Canning whole tomatoes is one of the simplest tomato canning recipes. The tomatoes are quickly blanched and peeled, packing into jars and water bath canning. Pressure can tomatoes if you’d like, but it’s not necessary with this easy water bath canning recipe for whole tomatoes.
I’ll walk you through all the options, both water bath canning and pressure canning, as well as packing whole tomatoes in water, tomato juice or just raw pack without added liquid.
There are literally dozens of safe canning recipes for tomatoes, but none have the versatility (and simplicity) of canning whole peeled tomatoes. This simple method for canning tomatoes allows you to preserve tomatoes in a shelf-stable way, without really limiting your options when it comes to cooking.
When you open the jar, they can turn into salsa, tomato sauce, minced into bruschetta, or simply be diced and added to your favorite curry. Just about anywhere you’d use a tomato, you can pop open a can of these and go to work.
It also saves time during the initial canning process, as the only step is peeling the tomatoes. Even that is technically optional, but it does dramatically improved the quality of home-canned tomatoes since the peels will slip off during the canning process anyway (and they get tough and bitter).
Even if you’re a novice canner, canning tomatoes really doesn’t require much in the way of equipment. You’ll need canning jars of course, and a large stock pot (or canning pot) for processing the jars in a water bath canner.
(If you’re not familiar with water bath canning, I’d suggest reading this beginners guide to water bath canning before you get started.)
When I first started canning tomatoes, I’d use just a single stockpot. First, bring it to a simmer before dipping the tomatoes into the water to peel. I’d get those all prepped and cooling in an ice bath, then use that same pot for canning the jars of whole tomatoes.
These days, since tomatoes ripen in peak summer heat, I’ve setup an outdoor canning kitchen right in my blueberry patch. I use a 3 burner high output stove, with a high capacity Amish Canner over two of the burners and a small side pot for blanching/peeling the tomatoes.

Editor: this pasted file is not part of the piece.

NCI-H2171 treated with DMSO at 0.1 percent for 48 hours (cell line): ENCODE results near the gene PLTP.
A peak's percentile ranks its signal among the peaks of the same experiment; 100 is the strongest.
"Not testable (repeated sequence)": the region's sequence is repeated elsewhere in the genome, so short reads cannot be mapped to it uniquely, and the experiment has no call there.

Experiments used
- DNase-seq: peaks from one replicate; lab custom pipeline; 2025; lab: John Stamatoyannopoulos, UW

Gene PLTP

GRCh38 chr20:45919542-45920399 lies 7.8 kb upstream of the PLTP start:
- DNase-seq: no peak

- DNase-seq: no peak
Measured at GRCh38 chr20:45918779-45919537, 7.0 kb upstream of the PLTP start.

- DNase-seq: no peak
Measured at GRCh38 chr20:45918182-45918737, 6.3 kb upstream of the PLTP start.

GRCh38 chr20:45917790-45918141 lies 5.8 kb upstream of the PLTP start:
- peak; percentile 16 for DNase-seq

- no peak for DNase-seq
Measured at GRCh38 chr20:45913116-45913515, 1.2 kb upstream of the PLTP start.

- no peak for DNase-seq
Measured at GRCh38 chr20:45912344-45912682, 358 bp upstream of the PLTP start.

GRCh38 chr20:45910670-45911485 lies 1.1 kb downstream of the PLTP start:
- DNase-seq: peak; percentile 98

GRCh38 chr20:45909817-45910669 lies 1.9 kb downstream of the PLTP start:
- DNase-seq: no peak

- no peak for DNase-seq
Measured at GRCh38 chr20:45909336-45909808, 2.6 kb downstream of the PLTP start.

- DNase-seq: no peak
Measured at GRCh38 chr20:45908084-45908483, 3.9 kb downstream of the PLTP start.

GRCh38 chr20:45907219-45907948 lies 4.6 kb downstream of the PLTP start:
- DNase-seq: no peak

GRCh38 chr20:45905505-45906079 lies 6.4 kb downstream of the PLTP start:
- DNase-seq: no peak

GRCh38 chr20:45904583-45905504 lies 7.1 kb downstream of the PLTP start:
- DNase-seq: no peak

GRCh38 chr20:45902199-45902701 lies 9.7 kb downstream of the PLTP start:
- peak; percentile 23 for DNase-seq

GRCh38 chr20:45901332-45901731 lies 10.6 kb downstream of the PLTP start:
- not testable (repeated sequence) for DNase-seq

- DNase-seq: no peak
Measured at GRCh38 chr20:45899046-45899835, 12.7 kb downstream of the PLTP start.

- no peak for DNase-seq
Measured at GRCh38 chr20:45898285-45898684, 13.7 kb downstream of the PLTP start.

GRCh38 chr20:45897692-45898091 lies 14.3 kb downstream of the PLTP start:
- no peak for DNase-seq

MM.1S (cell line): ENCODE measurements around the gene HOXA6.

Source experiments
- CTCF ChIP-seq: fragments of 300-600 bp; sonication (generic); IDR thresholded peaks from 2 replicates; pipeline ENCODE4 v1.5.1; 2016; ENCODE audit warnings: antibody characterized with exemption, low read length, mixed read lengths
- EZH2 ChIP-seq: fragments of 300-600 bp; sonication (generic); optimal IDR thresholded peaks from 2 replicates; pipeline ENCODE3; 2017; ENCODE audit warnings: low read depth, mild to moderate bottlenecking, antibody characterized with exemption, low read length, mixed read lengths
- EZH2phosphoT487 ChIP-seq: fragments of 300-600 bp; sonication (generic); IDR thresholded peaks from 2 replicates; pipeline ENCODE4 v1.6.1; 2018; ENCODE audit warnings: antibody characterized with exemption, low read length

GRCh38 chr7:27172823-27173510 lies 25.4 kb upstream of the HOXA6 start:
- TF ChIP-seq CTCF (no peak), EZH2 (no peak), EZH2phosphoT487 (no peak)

It’s a really efficient process, and the large canner allows me to process 15 one-quart jars at a time (or 36 one-pint jars, stacked double-decker with a divider). Given that the processing time for canning tomatoes (whole or half) is 40 minutes for pints and 45 minutes for quarts, large batch sizes really save me a lot of time, effort, and fuel.
The best part is, it doesn’t heat up the house at all, and I get to spend more time in the garden on a beautiful summer day. (Don’t worry, indoors or out, the process is still the same.)
Preparing Tomatoes for Canning
The first step in canning tomatoes is peeling them.
This is technically optional, and you can opt to just raw pack the whole tomatoes right into a jar…but the quality is really going to suffer.
When tomatoes are exposed to boiling temperatures, the skin will crack and peel off and you’ll have floating hunks of tomato peel inside your canning jars. That, in theory, isn’t that big of a problem, cosmetic mostly and they can be fished out when you open the jars to use the tomatoes.